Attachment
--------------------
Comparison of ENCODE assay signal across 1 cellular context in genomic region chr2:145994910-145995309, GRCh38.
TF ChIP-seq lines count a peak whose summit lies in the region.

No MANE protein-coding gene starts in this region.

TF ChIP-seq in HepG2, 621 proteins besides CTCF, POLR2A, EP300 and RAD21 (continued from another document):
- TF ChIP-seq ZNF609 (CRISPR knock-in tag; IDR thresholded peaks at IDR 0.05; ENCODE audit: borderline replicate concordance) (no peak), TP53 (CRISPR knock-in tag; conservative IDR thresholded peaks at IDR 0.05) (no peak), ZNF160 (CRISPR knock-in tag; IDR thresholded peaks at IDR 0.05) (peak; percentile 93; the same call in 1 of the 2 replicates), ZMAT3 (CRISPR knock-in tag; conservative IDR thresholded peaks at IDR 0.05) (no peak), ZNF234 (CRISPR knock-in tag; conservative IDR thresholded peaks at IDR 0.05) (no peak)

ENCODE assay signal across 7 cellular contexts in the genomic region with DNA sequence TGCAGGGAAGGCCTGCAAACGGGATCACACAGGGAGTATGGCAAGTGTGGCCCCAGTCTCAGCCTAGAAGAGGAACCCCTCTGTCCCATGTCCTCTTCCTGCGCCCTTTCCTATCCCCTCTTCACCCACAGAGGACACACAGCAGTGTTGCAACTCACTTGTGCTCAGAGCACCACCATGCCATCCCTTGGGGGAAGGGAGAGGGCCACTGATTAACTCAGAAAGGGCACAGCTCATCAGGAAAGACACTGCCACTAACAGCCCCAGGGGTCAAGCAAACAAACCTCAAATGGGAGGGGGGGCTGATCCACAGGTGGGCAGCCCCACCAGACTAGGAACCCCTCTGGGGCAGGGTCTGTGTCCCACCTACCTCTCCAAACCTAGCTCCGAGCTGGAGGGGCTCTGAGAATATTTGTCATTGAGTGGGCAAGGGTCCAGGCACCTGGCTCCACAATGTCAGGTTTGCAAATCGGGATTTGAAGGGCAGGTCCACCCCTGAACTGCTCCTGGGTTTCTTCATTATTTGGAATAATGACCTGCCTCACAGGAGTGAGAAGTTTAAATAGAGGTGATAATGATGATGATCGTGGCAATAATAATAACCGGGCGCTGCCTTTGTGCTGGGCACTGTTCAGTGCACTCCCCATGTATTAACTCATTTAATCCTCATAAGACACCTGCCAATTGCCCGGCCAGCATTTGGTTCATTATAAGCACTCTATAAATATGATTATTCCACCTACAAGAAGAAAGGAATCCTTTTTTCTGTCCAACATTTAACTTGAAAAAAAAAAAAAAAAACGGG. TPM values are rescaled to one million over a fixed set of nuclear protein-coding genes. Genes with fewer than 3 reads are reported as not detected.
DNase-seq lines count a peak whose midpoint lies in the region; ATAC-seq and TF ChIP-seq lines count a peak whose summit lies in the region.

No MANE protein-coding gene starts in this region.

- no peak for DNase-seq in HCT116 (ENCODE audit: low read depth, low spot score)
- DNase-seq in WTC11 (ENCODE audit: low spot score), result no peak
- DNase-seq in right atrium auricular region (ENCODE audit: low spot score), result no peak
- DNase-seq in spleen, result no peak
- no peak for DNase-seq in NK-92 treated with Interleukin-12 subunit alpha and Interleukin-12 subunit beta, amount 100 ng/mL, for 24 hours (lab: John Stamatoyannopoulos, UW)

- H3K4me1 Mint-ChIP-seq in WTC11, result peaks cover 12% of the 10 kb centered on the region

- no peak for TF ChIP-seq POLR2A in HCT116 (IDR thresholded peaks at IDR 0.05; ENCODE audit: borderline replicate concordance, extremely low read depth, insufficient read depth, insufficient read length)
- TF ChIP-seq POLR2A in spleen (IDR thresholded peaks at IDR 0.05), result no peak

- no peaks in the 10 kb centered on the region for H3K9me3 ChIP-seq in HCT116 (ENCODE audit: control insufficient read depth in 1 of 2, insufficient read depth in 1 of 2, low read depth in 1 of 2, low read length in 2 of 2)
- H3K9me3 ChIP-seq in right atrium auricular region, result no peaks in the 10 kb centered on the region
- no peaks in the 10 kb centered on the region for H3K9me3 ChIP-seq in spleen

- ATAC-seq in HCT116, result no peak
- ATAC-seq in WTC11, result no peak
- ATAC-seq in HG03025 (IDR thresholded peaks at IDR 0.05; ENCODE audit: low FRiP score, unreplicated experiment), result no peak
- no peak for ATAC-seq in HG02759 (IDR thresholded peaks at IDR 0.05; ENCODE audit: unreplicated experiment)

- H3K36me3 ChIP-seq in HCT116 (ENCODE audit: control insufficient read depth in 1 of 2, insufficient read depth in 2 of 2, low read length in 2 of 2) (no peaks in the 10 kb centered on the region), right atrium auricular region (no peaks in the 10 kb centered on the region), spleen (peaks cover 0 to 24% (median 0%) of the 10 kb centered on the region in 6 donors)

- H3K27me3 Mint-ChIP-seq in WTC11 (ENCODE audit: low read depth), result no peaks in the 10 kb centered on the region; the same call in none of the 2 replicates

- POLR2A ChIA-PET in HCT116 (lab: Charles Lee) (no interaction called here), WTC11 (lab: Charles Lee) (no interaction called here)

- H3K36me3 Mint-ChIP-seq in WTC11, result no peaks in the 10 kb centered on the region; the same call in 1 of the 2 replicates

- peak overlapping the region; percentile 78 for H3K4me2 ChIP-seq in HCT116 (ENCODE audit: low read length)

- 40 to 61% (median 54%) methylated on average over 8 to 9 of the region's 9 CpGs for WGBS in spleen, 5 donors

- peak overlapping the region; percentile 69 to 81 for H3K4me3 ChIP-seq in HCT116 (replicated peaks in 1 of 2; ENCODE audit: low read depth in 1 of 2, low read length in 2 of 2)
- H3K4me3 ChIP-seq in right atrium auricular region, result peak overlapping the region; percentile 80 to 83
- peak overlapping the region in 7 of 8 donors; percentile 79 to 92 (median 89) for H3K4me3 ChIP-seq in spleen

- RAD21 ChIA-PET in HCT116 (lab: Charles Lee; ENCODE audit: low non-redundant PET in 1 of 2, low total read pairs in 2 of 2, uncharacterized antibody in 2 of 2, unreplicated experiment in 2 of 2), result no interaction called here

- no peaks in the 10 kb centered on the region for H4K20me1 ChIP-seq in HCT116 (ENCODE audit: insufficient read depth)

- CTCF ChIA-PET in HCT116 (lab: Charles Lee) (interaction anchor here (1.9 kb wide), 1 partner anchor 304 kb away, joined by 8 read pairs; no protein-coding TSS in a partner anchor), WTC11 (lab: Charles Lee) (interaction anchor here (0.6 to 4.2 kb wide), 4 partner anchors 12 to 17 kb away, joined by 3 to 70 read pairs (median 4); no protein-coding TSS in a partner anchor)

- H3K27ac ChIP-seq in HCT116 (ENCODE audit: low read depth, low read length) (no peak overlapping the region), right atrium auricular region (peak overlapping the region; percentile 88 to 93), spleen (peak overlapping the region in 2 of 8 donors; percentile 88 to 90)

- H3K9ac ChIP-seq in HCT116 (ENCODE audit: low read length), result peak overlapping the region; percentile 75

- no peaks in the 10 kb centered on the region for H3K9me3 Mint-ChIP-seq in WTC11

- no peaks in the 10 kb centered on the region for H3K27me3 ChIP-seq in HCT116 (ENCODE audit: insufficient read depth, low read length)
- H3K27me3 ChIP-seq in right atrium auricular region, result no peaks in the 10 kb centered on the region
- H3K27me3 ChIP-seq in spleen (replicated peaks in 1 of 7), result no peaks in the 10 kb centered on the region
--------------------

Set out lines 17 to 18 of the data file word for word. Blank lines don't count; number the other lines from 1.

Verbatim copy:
- no peaks in the 10 kb centered on the region for H3K9me3 ChIP-seq in HCT116 (ENCODE audit: control insufficient read depth in 1 of 2, insufficient read depth in 1 of 2, low read depth in 1 of 2, low read length in 2 of 2)
- H3K9me3 ChIP-seq in right atrium auricular region, result no peaks in the 10 kb centered on the region